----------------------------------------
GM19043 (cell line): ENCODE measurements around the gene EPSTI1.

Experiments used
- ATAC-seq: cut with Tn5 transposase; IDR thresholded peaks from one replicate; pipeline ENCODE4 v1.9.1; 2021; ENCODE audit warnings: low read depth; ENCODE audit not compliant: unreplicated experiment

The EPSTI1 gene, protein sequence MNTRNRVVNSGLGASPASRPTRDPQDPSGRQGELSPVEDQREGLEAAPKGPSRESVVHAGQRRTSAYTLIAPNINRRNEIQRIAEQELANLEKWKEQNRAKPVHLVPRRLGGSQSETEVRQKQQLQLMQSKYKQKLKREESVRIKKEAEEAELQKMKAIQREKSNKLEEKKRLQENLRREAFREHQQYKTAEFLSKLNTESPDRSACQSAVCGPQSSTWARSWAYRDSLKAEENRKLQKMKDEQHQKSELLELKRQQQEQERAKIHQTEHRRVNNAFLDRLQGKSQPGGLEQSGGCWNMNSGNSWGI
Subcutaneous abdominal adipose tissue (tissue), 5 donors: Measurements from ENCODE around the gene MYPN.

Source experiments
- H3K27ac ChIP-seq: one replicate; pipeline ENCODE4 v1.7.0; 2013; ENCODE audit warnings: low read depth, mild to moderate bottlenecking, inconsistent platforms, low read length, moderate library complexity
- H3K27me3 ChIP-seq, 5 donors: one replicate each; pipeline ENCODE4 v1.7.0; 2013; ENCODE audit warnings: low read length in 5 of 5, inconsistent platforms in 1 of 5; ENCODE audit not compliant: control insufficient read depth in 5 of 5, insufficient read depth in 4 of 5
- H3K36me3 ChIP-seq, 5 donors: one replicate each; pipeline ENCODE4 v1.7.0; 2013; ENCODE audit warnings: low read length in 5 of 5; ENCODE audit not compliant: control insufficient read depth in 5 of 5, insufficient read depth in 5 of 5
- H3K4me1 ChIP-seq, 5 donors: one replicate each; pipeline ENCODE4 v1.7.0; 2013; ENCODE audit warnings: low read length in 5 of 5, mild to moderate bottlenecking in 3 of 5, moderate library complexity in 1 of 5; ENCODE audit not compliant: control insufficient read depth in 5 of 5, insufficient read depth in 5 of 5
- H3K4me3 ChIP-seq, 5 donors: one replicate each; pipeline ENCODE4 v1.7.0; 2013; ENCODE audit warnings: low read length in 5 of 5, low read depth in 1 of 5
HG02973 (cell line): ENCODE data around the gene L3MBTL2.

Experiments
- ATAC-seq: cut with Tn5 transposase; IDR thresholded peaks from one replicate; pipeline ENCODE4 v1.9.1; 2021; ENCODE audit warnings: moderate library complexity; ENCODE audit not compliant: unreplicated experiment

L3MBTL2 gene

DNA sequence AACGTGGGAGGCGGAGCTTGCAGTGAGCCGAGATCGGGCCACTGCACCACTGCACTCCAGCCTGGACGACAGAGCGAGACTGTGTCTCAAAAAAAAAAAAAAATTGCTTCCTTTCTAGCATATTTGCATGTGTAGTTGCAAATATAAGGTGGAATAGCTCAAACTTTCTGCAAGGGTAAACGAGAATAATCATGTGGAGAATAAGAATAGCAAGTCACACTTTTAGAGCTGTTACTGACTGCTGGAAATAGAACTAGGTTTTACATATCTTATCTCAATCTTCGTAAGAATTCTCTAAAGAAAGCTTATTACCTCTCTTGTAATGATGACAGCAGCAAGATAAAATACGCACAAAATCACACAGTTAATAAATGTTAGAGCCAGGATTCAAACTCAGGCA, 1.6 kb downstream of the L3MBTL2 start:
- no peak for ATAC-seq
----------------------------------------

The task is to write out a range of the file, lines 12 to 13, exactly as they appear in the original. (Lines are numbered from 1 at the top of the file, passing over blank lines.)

HG02973 (cell line): ENCODE data around the gene L3MBTL2.

Experiments